How Much Protein Do I Want?
Lucy acknowledges what she wants is not always what she needs. So why might you want protein shake without necessarily needing it?
Time – Topping up on protein with a Turkey breast might not be the easiest way to get your protein fix for the day. The fact is that most of us are busy and don’t have time to cook or think through healthy afternoon snacks. Protein shakes can be a shrewd shortcut
Taste – Chocolate, vanilla, peanut butter, birthday cake (yes, it’s a real thing)… The list of flavours is as ridiculous as it is long. But while nutritionists would tell you to steer clear of natural sweeteners, the fact is most of us would rather satisfy a sweet tooth with a lower kcal option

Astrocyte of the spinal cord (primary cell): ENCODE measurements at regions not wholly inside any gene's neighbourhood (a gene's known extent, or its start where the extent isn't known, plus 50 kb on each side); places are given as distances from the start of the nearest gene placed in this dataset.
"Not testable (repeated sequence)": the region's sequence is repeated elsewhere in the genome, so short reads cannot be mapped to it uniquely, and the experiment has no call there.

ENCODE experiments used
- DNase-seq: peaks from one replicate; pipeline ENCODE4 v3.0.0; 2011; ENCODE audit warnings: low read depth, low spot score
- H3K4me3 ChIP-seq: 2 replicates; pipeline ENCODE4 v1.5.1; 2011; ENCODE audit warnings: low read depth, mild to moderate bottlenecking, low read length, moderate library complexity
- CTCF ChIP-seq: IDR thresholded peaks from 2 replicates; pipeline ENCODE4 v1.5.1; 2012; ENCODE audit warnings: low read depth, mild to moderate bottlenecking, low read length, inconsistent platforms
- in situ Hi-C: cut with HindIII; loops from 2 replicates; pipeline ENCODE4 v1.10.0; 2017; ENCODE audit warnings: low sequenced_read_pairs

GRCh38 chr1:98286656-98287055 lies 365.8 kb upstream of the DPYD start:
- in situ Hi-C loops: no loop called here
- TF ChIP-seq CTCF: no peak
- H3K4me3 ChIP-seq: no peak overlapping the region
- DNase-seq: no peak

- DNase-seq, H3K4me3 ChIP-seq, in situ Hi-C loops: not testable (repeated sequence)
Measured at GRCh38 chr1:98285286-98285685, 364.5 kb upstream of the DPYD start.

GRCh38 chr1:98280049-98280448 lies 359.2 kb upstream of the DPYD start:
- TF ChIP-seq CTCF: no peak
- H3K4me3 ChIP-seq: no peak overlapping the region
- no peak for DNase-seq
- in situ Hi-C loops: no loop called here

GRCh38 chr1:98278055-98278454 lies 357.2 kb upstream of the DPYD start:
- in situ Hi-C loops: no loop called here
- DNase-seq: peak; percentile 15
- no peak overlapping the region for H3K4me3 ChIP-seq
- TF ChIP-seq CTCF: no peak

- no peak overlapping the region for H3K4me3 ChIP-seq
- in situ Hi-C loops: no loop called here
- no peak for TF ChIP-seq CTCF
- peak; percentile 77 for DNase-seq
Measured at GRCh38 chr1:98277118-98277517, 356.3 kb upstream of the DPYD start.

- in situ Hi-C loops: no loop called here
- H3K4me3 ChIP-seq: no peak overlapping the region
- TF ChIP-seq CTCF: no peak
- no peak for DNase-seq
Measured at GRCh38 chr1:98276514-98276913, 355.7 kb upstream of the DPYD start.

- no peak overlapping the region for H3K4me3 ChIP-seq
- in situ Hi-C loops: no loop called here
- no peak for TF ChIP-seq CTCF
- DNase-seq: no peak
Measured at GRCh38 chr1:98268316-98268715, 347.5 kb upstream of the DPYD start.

Money – Not everyone has the cash to fill the cupboard with saffron, salmon and other super-foods recommended by the latest ‘easy’ healthy eating influencer. Shakes can lighten the load on your wallet without sacrificing gains.
Margin for more – Protein is less calorific than fat (4kcal vs. 9kcal p/gram) and it’s not been categorically proven eating too much causes damage (unless you’ve got existing kidney or liver issues). Plus, excess protein has a better chance of escaping your body before being stored as fat.
How Much Protein Do I Get?
Recall Lucy, our 10st female looking to tone-up who needed 100g protein p/day. Now think about your own goals and diet and think about whether you’re getting enough protein. The below stats might help:
1 steak 150g salmon = 30g
chicken 1 breast 150g 45g
skimmed milk 200ml – 7g
low fat plain yogurt 150g – 8g
baked beans 200g ½ tin – 10g
kidney beans ½ tin – 20g
roasted peanuts – 50g 1 handful 12g